23. George Jochnowitz wrote:

    Calling Israel an apartheid state is not only slanderous but is delegitimizing its existence.

    Why should that be so? No one – except for a tiny handful of pan-African extremists – criticizing the authentic apartheid state of South Africa was calling for South Africa to cease to exist. And where did “gay rights activists” support “ferociously anti-gay countries” and “homophobic political movements”? It all comes down again to your notion that it’s impossible to criticize Israel without supporting Iran or other fundamentalist states.

    As a matter of fact, it is indeed quite possible to question the fundamental legitimacy of Israel – either conceptually or with reference to the justice of the process by which the state was established – completely without reference to the politics of any other country, on pure internationalist/universalist grounds. I don’t advocate that position as realistic, but I can recognize its internal consistency.

    The other day, we saw you making unfounded statements about the “silence” of the left on honor killings, homophobia, and other issues. Have you even bothered to look at what this specific group or these specific groups say for themselves on these issues? What other groups on left say about them?

  24. To Goerge:
    “Ben-Gurion recognized the strong attachment of Palestinian Arabs to the land but hoped that this would be overcome in time. Nahum Goldmann, president of the World Jewish Congress, wrote that in a conversation about “the Arab problem” in 1956, Ben-Gurion stated: “Why should the Arabs make peace? If I was an Arab leader I would never make terms with Israel. That is natural: we have taken their country … There has been anti-Semitism, the Nazis, Hitler, Auschwitz, but was that their fault? They only see one thing: we have come here and stolen their country. Why should they accept that? They may perhaps forget in one or two generations’ time, but for the moment there is no chance. So it is simple: we have to stay strong and maintain a powerful army.”[2] Goldman criticized Ben-Gurion for what he viewed as Ben-Gurion’s confrontational approach to the Arab world. Goldman wrote that “Ben-Gurion is the man principally responsible for the anti-Arab policy, because it was he who moulded the thinking of generations of Israelis.”[2]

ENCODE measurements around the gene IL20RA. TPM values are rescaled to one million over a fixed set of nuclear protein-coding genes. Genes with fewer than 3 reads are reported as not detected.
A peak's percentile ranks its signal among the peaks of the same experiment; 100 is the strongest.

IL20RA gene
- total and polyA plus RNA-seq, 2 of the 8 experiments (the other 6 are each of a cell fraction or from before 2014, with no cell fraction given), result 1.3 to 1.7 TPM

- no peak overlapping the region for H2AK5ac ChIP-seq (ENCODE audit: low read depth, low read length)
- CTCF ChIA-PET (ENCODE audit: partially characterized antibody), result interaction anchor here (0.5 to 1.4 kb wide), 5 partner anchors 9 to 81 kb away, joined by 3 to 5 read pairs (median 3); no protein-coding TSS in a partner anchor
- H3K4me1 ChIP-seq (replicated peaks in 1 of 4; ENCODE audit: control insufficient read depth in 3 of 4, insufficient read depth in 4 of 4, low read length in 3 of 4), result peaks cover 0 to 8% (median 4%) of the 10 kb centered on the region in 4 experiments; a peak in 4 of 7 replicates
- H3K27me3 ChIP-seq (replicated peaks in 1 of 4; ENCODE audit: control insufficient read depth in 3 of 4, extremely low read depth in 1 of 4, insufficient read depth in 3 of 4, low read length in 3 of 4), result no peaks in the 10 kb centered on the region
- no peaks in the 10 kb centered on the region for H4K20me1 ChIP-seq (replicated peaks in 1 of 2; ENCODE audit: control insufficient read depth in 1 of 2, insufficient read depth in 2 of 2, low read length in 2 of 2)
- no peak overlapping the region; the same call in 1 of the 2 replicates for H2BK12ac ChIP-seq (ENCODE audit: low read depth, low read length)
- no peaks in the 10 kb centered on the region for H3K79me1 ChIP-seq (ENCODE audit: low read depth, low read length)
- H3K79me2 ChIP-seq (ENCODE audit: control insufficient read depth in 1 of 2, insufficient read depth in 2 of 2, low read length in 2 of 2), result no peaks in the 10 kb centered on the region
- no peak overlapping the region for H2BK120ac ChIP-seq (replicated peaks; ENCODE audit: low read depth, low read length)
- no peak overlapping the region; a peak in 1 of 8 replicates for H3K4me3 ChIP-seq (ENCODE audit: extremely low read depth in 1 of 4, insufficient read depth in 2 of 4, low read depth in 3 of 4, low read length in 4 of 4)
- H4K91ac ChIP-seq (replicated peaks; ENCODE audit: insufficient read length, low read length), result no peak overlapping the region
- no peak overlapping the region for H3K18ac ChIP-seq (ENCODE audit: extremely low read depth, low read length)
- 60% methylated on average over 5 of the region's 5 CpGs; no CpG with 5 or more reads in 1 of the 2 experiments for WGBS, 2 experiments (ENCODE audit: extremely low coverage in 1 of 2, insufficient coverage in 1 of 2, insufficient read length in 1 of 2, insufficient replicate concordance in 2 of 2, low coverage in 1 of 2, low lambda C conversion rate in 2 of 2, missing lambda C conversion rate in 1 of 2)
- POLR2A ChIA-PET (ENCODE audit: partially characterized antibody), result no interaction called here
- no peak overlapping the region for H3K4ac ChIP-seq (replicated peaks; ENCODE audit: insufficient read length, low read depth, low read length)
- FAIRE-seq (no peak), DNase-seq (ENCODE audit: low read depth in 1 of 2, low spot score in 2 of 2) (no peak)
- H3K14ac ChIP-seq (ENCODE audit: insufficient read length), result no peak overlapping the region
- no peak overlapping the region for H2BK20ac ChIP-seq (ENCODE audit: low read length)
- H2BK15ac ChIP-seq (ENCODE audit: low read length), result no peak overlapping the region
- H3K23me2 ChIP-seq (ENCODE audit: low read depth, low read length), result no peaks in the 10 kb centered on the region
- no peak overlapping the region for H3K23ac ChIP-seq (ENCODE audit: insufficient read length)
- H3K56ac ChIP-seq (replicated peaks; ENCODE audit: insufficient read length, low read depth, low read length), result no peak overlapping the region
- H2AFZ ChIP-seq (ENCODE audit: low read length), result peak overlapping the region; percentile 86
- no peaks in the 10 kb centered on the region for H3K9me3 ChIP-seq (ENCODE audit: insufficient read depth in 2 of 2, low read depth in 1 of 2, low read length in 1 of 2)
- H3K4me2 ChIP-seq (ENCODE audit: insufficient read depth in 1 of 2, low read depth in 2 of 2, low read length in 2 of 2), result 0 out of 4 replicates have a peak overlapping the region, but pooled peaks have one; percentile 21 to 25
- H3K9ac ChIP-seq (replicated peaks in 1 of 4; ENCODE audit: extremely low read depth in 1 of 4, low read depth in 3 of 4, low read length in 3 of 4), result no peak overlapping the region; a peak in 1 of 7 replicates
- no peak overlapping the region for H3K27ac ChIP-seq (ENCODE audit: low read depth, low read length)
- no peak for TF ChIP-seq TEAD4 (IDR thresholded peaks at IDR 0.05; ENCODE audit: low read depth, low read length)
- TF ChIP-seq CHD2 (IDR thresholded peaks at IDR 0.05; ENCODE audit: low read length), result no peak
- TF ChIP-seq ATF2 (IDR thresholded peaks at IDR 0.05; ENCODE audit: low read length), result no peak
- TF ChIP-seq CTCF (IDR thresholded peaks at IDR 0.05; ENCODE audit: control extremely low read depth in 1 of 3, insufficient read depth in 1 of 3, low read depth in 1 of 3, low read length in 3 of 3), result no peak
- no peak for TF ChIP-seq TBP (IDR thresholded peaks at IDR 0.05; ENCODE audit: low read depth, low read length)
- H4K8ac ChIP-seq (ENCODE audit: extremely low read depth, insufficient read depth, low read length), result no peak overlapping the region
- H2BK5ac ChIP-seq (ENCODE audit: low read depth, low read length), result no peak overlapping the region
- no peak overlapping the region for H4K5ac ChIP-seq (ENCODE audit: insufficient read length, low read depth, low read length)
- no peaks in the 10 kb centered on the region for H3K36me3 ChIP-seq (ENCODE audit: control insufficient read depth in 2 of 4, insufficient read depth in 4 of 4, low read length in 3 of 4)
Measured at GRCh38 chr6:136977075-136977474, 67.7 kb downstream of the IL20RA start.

The view that Ben-Gurion’s assessment of Arab feelings led him to emphasize the need to build up Jewish military strength is supported by Simha Flapan, who quoted Ben-Gurion as stating in 1938: “I believe in our power, in our power which will grow, and if it will grow agreement will come…”[
    http://en.wikipedia.org/wiki/David_Ben-Gurion

  25. Come to think of it, though I don’t know anything about the particular gay group, they and other leftists may very well see themselves as forcing the broader pro-Palestinian movement to take on a more left-progressive/social justice rather than merely anti-Israeli/anti-Semitic character. In other words, Islamists are forced either to acknowledge and accept gays or lose allies.

  26. Considering the Bedouin arab role in the ’29, and ’36-39 risings, the subsequent affiliation of Haj Amin Husseini with Hitler, the gang up in ’47, where would Ben Gurion get such a crazy notion. The left strategy from around ’69, where young Fischer was just postulating to the oil
    embargo imposed in ’73, to the Soviet introduced ‘Zionist is Racism’
    resolution, is of a piece, as that Kirkpatrick piece in Commentary in ’89
    outlined

  27. @ CK MacLeod:
    There are no Islamists who have accepted gays as loose allies.

    Calling the Union of South Africa an apartheid state was indeed calling for an end to its existence, and that is precisely what happened. The country was replaced by the Republic of South Africa.

    There are feminists and gay activists who are not leftists. Although leftists are nominally pro-gay and pro-feminist, no leftist group accepts Israel’s existence.